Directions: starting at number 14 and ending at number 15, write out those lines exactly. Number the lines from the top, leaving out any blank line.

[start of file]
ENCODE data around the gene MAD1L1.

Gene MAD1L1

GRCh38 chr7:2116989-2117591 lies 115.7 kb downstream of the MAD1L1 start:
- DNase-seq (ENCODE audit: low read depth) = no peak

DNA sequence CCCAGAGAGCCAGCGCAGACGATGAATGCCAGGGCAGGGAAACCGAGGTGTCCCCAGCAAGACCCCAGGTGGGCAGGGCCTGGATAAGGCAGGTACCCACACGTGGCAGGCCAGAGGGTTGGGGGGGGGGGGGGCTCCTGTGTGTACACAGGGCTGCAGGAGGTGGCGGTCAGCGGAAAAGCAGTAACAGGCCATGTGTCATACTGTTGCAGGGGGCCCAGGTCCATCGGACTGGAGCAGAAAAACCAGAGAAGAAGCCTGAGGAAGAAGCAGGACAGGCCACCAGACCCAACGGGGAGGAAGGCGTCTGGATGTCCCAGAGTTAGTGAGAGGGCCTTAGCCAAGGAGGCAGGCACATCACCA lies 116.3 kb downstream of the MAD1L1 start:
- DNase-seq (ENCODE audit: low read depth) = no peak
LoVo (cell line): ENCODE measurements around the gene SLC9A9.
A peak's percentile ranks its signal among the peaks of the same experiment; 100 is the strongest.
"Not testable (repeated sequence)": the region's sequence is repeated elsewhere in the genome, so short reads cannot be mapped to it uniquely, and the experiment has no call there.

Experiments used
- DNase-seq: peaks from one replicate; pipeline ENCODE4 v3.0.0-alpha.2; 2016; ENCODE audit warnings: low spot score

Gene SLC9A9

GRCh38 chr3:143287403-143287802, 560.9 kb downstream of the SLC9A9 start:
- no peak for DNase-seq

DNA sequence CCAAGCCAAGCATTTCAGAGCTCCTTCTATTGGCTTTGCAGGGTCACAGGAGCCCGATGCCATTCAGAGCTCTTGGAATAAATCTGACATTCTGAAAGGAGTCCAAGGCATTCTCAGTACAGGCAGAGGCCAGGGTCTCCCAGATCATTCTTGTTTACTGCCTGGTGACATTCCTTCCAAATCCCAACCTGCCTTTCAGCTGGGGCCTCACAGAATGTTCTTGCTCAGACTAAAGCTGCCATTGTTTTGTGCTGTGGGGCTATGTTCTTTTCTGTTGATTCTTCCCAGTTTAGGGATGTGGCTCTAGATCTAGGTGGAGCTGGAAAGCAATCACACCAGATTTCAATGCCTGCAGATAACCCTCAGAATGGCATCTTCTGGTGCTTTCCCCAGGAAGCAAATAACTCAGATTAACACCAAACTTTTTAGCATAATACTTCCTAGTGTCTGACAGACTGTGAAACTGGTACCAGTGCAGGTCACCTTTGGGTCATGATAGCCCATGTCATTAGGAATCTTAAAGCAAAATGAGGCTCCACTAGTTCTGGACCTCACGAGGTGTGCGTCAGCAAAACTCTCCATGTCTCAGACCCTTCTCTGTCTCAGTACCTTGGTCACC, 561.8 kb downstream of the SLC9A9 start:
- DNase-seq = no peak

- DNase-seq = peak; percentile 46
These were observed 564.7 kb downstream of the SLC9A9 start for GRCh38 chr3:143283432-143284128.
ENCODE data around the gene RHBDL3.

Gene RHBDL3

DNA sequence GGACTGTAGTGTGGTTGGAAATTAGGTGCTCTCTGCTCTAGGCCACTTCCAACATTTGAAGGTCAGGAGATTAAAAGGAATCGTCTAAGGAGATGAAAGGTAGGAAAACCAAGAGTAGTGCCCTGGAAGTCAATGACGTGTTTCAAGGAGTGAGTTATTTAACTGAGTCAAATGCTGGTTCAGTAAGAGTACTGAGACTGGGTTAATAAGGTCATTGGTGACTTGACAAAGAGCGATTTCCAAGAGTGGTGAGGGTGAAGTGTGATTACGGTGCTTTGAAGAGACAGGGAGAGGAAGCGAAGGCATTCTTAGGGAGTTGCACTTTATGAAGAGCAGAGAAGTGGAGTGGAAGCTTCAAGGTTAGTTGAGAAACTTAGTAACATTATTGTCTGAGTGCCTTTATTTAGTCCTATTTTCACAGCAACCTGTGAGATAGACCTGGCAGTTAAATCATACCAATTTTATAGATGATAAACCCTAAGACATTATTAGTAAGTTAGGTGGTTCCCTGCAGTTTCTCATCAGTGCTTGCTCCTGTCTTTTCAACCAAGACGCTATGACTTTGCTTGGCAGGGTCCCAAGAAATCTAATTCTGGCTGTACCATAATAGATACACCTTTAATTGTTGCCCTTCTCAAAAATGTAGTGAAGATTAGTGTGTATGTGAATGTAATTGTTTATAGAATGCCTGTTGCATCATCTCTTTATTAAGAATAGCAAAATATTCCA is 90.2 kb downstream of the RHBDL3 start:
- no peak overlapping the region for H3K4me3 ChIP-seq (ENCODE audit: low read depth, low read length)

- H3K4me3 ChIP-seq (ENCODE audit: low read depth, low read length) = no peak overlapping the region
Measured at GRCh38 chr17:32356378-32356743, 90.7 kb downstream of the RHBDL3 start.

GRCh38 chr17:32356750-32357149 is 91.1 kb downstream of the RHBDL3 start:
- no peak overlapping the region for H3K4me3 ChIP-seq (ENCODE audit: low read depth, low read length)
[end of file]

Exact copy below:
- no peak for DNase-seq

DNA sequence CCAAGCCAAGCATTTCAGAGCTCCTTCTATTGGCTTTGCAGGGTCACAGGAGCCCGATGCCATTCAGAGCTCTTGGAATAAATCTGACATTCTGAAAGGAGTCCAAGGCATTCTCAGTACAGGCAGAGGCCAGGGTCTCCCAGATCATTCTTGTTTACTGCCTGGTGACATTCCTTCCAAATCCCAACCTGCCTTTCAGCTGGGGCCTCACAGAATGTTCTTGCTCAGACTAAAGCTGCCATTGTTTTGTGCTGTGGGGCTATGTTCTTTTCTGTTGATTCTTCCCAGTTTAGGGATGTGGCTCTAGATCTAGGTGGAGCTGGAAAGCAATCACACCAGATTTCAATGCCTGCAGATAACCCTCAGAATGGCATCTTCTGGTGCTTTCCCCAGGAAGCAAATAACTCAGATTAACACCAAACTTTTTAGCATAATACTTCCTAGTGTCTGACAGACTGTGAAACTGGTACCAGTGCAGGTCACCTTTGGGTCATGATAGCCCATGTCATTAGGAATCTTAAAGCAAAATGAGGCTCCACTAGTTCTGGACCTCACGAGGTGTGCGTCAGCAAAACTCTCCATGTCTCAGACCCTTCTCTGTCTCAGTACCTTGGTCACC, 561.8 kb downstream of the SLC9A9 start: